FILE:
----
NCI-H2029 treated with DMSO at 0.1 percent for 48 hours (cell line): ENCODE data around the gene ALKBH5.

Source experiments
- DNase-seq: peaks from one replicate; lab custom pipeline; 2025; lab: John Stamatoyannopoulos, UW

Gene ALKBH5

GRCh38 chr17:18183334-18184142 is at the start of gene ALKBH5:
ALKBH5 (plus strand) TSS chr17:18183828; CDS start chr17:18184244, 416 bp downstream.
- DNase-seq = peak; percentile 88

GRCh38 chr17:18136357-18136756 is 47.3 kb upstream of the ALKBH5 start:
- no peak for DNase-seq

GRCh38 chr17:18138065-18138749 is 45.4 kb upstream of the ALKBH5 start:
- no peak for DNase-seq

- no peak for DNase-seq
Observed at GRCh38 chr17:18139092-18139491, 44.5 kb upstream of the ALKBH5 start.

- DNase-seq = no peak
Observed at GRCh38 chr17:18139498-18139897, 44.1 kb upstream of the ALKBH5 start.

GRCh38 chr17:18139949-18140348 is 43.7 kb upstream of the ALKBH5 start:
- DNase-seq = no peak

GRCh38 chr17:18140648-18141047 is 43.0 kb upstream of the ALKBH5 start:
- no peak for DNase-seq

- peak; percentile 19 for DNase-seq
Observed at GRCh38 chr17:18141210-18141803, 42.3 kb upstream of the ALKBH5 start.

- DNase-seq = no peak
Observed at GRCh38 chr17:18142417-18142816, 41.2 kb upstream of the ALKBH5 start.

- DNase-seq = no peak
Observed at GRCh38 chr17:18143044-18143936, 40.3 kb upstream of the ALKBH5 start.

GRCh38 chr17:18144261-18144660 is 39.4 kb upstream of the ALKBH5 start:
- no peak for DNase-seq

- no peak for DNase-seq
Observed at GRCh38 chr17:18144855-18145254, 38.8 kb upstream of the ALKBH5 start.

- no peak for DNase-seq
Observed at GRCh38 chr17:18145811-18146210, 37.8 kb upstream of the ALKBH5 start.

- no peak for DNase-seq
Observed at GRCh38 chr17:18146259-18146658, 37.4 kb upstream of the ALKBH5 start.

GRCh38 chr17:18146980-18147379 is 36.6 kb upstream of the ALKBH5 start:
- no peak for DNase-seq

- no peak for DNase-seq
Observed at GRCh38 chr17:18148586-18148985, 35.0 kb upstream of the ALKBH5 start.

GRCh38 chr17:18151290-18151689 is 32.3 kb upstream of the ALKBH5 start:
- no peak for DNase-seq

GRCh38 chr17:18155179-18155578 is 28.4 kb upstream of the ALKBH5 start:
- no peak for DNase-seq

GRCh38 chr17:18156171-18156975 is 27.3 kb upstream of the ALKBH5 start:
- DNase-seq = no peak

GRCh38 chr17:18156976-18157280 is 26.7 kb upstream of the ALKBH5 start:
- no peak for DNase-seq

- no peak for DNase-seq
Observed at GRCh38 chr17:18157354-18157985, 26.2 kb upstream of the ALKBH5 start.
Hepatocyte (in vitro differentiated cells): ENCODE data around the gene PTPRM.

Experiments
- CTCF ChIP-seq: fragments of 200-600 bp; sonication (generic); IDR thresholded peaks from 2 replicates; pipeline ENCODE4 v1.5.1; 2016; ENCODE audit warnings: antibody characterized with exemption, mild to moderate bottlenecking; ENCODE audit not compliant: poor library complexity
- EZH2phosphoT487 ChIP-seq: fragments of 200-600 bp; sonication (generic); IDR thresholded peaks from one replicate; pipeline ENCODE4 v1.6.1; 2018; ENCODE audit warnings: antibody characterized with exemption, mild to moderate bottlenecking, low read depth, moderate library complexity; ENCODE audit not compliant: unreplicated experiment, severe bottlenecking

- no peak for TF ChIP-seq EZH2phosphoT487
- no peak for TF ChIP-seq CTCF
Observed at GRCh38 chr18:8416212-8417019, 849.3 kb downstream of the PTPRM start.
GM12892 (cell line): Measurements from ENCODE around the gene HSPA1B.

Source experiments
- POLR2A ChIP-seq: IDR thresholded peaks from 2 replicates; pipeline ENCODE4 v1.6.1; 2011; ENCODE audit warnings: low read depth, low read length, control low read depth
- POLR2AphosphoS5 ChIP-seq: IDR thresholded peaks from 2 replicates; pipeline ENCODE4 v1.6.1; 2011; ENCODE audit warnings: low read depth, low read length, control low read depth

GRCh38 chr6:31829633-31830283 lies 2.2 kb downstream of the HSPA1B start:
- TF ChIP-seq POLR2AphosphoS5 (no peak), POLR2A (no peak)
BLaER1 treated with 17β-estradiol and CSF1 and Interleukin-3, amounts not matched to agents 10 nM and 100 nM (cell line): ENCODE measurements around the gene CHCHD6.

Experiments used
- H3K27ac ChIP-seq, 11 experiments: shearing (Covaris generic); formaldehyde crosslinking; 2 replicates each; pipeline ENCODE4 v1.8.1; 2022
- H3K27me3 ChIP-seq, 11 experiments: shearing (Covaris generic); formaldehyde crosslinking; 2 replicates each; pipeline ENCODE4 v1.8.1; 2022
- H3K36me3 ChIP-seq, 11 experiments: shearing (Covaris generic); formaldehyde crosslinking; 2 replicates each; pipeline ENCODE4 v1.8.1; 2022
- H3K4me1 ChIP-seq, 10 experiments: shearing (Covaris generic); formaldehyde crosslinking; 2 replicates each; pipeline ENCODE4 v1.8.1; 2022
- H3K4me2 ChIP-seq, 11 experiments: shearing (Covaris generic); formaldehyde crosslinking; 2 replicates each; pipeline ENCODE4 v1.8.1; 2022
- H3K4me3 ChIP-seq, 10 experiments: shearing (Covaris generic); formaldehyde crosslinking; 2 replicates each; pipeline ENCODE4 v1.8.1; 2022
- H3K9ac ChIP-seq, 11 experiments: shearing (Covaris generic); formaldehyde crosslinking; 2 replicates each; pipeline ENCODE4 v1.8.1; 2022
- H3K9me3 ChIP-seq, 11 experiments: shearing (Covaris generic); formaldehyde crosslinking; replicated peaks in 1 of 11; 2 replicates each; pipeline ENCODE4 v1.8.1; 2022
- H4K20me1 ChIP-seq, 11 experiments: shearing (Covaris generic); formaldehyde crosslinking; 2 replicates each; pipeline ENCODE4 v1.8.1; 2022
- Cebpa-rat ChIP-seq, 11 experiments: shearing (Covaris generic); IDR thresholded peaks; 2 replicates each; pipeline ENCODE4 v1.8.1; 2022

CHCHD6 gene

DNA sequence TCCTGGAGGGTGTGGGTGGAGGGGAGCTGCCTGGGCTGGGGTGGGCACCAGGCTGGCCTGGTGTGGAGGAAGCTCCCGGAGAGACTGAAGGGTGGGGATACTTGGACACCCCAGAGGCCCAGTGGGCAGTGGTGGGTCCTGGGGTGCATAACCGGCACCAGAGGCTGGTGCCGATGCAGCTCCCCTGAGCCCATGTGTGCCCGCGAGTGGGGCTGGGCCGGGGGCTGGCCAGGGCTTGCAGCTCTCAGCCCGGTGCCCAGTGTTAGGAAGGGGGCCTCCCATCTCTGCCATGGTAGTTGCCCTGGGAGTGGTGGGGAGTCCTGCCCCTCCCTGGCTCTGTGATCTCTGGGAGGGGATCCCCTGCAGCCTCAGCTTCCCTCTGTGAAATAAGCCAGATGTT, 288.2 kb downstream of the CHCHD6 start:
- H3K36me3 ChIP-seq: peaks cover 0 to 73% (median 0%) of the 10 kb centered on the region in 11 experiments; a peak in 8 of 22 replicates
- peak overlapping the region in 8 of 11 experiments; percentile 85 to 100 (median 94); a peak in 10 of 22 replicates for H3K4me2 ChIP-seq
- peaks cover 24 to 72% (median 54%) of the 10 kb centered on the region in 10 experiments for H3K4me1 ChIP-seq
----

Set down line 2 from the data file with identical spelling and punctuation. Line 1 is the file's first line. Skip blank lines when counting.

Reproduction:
Source experiments